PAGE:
For Nadine Tunley, the past days have been spent working across the horticulture sector and with government, to ensure that vegetable and fruit growing can continue with as little disruption as possible, as different alert levels and associated borders start to be put in place.
New-Zealand is holding fast to a lockdown to contain an outbreak that began in mid-August. Nadine, HortNZ Chief Executive, says that in particular, she has been working very closely with the Pukekohe Vegetable Growers Association and vegetable product groups, on the border being put in place at midnight tonight to the south of Auckland.
"What’s been pleasing is the way that HortNZ and product groups have come together to get a good outcome from Government, for growers in the Pukekohe area. Our collective work with the Ministry for Primary Industries has built on the progress made last time a border was put in place, south of Auckland," Nadine shares.
"Government’s understanding of the dynamics of vegetable and fruit growing in New Zealand has deepened, thanks to the regular interaction and field visits that have taken place since the last lockdown. This increase in understanding, coupled with the strength of the relationships that have developed over the past 18 months, enable us to have the type of free and frank conversation with Government officials that result in the government receiving advice that creates a complete and compelling picture of horticulture in New Zealand."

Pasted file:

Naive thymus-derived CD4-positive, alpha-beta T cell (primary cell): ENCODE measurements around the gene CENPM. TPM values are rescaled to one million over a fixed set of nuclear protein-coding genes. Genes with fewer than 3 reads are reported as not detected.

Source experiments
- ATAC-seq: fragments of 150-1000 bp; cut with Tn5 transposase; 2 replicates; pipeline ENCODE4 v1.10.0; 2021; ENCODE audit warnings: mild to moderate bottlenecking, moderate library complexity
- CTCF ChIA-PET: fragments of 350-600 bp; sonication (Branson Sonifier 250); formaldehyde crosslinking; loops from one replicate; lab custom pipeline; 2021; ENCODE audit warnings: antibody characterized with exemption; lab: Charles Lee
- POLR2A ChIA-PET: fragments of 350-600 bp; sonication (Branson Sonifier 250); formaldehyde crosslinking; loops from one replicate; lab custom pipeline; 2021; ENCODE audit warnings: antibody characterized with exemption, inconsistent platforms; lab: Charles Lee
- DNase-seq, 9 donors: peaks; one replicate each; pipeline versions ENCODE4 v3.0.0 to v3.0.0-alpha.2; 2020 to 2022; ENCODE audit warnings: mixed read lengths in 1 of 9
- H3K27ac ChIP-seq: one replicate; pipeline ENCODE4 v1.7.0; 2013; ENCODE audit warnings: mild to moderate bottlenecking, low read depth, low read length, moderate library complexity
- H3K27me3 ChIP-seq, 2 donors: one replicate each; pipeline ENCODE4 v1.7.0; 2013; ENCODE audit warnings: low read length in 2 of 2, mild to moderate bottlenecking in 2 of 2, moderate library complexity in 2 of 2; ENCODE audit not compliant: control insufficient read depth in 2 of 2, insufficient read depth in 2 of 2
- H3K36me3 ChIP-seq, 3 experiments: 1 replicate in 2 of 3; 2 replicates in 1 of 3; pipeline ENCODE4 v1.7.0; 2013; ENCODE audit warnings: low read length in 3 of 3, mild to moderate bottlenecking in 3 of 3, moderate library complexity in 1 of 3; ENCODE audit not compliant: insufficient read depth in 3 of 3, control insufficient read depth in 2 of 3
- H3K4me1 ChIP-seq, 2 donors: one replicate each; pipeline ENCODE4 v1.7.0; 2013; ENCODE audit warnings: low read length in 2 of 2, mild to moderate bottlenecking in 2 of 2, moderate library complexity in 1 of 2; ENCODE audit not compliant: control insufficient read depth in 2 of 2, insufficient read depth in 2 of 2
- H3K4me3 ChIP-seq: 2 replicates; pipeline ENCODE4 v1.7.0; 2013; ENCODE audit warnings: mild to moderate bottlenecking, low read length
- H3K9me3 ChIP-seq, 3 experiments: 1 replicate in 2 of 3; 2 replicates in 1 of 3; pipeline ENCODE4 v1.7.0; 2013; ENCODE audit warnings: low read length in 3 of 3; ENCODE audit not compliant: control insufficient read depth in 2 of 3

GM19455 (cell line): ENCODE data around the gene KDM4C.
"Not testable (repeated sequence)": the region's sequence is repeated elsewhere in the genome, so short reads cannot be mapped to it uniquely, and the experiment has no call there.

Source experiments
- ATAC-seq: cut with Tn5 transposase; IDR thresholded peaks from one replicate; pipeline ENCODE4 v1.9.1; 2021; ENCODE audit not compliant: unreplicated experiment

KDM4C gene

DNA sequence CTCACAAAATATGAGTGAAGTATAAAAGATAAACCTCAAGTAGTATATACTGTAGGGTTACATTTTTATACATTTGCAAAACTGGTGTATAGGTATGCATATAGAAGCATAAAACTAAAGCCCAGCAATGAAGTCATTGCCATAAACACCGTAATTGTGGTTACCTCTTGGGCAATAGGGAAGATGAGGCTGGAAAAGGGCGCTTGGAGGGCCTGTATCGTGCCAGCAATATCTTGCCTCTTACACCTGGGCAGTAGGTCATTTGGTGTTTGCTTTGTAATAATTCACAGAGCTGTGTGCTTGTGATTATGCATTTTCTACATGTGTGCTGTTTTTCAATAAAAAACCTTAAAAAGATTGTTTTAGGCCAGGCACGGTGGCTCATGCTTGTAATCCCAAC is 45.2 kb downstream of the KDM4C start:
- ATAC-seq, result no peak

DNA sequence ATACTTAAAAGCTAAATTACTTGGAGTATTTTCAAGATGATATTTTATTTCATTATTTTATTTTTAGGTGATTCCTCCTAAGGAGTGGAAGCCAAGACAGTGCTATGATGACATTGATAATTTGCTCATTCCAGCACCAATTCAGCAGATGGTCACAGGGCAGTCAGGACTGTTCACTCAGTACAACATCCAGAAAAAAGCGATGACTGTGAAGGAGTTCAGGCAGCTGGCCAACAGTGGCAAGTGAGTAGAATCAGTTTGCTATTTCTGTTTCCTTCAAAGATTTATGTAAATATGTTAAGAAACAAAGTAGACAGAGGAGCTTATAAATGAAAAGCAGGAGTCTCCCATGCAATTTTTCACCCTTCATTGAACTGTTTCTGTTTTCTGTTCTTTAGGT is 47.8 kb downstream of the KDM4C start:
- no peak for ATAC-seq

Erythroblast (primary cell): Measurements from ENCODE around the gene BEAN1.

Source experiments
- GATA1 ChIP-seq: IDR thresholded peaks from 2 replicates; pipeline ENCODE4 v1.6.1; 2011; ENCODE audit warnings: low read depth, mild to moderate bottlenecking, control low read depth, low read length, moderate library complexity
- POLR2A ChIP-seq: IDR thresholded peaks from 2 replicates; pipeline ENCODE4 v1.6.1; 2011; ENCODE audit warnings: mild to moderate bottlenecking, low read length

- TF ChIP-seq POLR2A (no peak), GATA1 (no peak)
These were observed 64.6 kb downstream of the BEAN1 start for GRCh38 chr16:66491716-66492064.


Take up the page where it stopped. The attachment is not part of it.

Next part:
"The government must also be aware of and hopefully monitoring, the rush to supermarkets for fresh vegetables and fruit, from the points of view of food security – have New Zealanders access to enough fresh, healthy food – as well as supermarkets’ behaviour, in terms of grower relationships and prices – wholesale and retail. "
"In the background, the Commerce Commission is continuing its process around the review of supermarkets, and HortNZ and other product groups remain close to that. In other areas such as Freshwater Farm Plans, the consultation period has been extended, from closing on 12 September to closing on 26 September, see here.
However, in areas such as He Waka Eka Noa, the work continues with consultation planned for November-December. "Once again, HortNZ, the product groups and others in the food and fibre sector remain heavily involved, to make sure that what is put in place creates an environment where growers can thrive and feed New Zealand and the world, while ensuring the country can meet its international climate change commitments."
"Conversations with the government also continue about the speed and order of change – not the outcomes – in the environmental and climate change areas, particularly given the immediate and medium-term impact of this latest outbreak of Covid in New Zealand. I will keep you posted," Nadine shares. "In closing today, I would like to encourage everyone again to remain connected, check on neighbours and find out how next door really is at the moment. Also, do not hesitate to contact HortNZ – Covid@hortnz.co.nz – or your product group if you have an issue that we could help resolve or you just need clarity about something. "